Melatonin and pathological cell interactions: Mitochondrial glucose processing in cancer cells

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Reiter, Russel J.
Sharma, Ramaswamy
Rosales-Corral, Sergio
Manucha, Walter
Chuffa, Luiz Gustavo de Almeida
Zuccari, Debora Aparecida Pires de Campos

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Melatonin is synthesized in the pineal gland at night. Since melatonin is produced in the mitochondria of all other cells in a non-circadian manner, the amount synthesized by the pineal gland is less than 5% of the total. Melatonin produced in mitochondria influences glucose metabolism in all cells. Many pathological cells adopt aerobic glycolysis (Warburg effect) in which pyruvate is excluded from the mitochondria and remains in the cytosol where it is metabolized to lactate. The entrance of pyruvate into the mitochondria of healthy cells allows it to be irreversibly decarboxylated by pyruvate dehydrogenase (PDH) to acetyl coenzyme A (acetyl-CoA). The exclusion of pyruvate from the mitochondria in pathological cells prevents the generation of acetyl-CoA from pyruvate. This is relevant to mitochondrial melatonin production, as acetyl-CoA is a required co-substrate/co-factor for melatonin synthesis. When PDH is inhibited during aerobic glycolysis or during intracellular hypoxia, the deficiency of acetyl-CoA likely prevents mitochondrial melatonin synthesis. When cells experiencing aerobic glycolysis or hypoxia with a diminished level of acetyl-CoA are supplemented with melatonin or receive it from another endogenous source (pineal-derived), pathological cells convert to a more normal phenotype and support the transport of pyruvate into the mitochondria, thereby re-establishing a healthier mitochondrial metabolic physiology.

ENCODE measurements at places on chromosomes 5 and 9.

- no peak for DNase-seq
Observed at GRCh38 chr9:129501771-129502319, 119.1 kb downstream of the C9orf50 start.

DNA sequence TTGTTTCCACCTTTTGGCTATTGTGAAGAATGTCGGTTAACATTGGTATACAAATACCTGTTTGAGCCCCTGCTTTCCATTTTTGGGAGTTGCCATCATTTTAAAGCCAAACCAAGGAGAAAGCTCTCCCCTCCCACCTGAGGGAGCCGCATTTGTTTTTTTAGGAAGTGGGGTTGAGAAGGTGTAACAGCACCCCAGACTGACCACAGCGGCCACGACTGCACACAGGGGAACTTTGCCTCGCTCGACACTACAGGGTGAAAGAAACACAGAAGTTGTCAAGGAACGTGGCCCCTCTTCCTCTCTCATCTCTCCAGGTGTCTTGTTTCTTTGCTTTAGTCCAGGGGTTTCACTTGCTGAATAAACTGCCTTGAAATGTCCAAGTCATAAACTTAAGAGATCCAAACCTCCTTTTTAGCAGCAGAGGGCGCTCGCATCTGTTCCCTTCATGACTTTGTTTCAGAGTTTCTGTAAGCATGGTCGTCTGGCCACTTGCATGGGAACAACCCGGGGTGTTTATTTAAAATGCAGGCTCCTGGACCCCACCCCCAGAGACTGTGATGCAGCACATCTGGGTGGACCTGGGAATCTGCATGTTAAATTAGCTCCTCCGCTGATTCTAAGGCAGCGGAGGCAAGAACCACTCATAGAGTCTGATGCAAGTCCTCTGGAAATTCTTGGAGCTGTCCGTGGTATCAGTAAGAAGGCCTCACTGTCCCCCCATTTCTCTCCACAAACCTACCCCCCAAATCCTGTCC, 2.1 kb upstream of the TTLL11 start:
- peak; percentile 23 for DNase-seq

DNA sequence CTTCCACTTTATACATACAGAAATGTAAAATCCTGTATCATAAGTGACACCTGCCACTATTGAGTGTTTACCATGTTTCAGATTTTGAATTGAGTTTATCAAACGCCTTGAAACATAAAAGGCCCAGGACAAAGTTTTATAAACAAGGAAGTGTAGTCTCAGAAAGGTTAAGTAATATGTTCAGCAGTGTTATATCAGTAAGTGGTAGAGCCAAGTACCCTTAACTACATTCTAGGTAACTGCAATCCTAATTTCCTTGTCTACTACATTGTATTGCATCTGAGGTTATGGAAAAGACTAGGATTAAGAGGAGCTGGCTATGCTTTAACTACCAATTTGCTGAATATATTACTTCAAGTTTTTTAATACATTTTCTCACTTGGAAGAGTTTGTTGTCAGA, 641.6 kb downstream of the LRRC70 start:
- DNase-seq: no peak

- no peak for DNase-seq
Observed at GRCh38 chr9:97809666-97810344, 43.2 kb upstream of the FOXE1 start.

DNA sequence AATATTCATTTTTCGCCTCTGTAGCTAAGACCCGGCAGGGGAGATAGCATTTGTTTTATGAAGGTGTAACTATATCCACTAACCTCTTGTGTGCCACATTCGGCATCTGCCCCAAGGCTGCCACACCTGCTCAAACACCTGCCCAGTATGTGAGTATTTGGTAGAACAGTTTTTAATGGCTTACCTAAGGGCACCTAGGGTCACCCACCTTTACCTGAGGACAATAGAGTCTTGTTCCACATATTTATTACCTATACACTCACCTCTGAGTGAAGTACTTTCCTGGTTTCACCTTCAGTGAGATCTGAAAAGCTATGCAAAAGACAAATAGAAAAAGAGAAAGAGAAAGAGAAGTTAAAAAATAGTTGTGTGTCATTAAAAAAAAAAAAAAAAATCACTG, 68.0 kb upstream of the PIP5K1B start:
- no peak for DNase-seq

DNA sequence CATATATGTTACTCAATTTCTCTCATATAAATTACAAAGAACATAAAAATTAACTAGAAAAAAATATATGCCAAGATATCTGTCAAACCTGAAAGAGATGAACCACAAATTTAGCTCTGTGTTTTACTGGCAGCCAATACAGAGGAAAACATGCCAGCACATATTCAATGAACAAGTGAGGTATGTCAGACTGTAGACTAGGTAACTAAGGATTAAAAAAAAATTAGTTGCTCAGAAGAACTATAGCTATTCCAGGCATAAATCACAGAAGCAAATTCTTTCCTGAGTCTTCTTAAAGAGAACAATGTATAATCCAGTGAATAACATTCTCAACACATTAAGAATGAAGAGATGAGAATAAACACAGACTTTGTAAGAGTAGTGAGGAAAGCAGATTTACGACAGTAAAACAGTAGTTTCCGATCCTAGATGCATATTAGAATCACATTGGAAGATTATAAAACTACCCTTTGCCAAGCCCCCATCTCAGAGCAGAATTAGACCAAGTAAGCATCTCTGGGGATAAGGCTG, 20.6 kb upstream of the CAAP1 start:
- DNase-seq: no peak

Aerobic glycolysis, Cancer, Diseased cells, Melatonin, Mitochondrial metabolism, Warburg effect

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International Journal of Molecular Sciences, v. 22, n. 22, 2021.